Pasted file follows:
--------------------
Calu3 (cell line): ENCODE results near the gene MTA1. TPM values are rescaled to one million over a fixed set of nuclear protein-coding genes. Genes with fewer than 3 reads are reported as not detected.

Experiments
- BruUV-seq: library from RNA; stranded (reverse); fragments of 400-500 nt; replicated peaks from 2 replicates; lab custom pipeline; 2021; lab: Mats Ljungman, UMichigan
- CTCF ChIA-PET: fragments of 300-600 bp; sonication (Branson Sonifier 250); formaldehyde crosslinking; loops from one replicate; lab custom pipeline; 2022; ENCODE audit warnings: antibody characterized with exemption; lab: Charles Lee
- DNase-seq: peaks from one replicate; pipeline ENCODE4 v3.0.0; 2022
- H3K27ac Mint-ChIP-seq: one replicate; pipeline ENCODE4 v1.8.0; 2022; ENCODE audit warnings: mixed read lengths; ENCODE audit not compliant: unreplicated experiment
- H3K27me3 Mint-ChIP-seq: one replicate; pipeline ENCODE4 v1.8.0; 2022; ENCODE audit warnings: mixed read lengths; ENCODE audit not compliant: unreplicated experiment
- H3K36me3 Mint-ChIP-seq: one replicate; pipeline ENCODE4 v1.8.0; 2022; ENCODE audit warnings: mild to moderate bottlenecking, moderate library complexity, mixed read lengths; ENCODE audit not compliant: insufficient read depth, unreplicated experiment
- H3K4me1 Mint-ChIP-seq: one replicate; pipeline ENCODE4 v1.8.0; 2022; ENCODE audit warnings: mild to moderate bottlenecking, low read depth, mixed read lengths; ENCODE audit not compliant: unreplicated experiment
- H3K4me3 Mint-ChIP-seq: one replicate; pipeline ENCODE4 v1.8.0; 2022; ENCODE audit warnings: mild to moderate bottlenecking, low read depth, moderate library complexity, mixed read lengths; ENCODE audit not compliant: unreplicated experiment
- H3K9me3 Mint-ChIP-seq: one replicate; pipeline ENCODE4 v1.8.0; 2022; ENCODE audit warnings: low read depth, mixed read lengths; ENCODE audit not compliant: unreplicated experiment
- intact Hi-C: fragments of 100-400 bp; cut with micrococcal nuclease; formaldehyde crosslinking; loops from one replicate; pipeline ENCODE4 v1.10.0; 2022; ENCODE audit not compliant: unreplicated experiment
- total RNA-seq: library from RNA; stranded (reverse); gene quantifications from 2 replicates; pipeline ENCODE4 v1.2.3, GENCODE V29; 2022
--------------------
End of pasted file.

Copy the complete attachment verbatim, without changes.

Calu3 (cell line): ENCODE results near the gene MTA1. TPM values are rescaled to one million over a fixed set of nuclear protein-coding genes. Genes with fewer than 3 reads are reported as not detected.

Experiments
- BruUV-seq: library from RNA; stranded (reverse); fragments of 400-500 nt; replicated peaks from 2 replicates; lab custom pipeline; 2021; lab: Mats Ljungman, UMichigan
- CTCF ChIA-PET: fragments of 300-600 bp; sonication (Branson Sonifier 250); formaldehyde crosslinking; loops from one replicate; lab custom pipeline; 2022; ENCODE audit warnings: antibody characterized with exemption; lab: Charles Lee
- DNase-seq: peaks from one replicate; pipeline ENCODE4 v3.0.0; 2022
- H3K27ac Mint-ChIP-seq: one replicate; pipeline ENCODE4 v1.8.0; 2022; ENCODE audit warnings: mixed read lengths; ENCODE audit not compliant: unreplicated experiment
- H3K27me3 Mint-ChIP-seq: one replicate; pipeline ENCODE4 v1.8.0; 2022; ENCODE audit warnings: mixed read lengths; ENCODE audit not compliant: unreplicated experiment
- H3K36me3 Mint-ChIP-seq: one replicate; pipeline ENCODE4 v1.8.0; 2022; ENCODE audit warnings: mild to moderate bottlenecking, moderate library complexity, mixed read lengths; ENCODE audit not compliant: insufficient read depth, unreplicated experiment
- H3K4me1 Mint-ChIP-seq: one replicate; pipeline ENCODE4 v1.8.0; 2022; ENCODE audit warnings: mild to moderate bottlenecking, low read depth, mixed read lengths; ENCODE audit not compliant: unreplicated experiment
- H3K4me3 Mint-ChIP-seq: one replicate; pipeline ENCODE4 v1.8.0; 2022; ENCODE audit warnings: mild to moderate bottlenecking, low read depth, moderate library complexity, mixed read lengths; ENCODE audit not compliant: unreplicated experiment
- H3K9me3 Mint-ChIP-seq: one replicate; pipeline ENCODE4 v1.8.0; 2022; ENCODE audit warnings: low read depth, mixed read lengths; ENCODE audit not compliant: unreplicated experiment
- intact Hi-C: fragments of 100-400 bp; cut with micrococcal nuclease; formaldehyde crosslinking; loops from one replicate; pipeline ENCODE4 v1.10.0; 2022; ENCODE audit not compliant: unreplicated experiment
- total RNA-seq: library from RNA; stranded (reverse); gene quantifications from 2 replicates; pipeline ENCODE4 v1.2.3, GENCODE V29; 2022